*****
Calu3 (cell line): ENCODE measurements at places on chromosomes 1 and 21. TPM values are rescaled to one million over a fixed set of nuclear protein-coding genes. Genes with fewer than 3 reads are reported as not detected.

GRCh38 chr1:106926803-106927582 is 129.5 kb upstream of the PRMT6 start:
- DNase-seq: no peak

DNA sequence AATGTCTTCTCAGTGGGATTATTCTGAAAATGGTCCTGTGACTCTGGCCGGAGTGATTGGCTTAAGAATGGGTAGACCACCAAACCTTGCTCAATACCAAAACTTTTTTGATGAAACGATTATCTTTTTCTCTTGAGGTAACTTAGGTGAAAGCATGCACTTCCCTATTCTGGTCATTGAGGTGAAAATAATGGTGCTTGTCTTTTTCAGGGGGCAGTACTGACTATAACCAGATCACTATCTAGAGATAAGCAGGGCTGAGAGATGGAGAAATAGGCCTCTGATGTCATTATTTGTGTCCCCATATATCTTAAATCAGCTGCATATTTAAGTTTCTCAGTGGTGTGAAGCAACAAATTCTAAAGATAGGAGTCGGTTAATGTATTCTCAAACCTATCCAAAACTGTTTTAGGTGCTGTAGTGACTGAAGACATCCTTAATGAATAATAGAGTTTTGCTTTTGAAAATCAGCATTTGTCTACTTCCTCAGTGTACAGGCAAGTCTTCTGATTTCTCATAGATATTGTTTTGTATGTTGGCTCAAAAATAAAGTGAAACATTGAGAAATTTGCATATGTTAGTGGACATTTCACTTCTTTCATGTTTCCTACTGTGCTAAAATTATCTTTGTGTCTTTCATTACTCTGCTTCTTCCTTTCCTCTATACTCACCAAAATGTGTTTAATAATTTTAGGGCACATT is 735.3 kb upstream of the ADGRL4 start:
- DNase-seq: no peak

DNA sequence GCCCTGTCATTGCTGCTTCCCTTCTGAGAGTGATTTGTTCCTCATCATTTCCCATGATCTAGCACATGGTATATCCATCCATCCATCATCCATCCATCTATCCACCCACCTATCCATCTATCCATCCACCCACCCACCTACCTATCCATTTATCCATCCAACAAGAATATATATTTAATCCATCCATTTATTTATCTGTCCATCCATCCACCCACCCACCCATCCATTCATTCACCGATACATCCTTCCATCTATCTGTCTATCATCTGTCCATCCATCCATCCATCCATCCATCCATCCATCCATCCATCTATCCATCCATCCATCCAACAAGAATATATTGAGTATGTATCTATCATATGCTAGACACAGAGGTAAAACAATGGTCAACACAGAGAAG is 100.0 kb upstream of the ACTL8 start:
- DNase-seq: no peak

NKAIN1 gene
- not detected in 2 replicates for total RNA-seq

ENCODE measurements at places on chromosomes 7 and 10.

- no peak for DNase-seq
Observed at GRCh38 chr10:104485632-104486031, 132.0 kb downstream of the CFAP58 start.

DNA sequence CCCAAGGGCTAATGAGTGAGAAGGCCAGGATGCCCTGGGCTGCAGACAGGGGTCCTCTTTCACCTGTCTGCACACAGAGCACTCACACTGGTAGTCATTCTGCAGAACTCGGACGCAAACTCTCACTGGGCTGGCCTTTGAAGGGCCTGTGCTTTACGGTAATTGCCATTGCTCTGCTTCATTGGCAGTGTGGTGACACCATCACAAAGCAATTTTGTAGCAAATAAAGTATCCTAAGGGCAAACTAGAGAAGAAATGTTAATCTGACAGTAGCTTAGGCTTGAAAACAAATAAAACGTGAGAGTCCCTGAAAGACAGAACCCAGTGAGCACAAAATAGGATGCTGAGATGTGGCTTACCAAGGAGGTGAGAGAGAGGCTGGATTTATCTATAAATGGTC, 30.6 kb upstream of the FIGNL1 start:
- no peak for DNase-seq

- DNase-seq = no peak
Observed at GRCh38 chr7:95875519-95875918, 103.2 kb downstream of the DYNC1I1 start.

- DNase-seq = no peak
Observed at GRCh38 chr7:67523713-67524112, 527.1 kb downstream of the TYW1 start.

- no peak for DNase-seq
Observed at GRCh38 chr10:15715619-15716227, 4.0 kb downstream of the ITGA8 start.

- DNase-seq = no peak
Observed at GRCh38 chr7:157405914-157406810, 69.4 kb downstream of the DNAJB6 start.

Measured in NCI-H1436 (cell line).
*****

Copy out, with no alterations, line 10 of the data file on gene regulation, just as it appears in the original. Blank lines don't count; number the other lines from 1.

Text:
ENCODE measurements at places on chromosomes 7 and 10.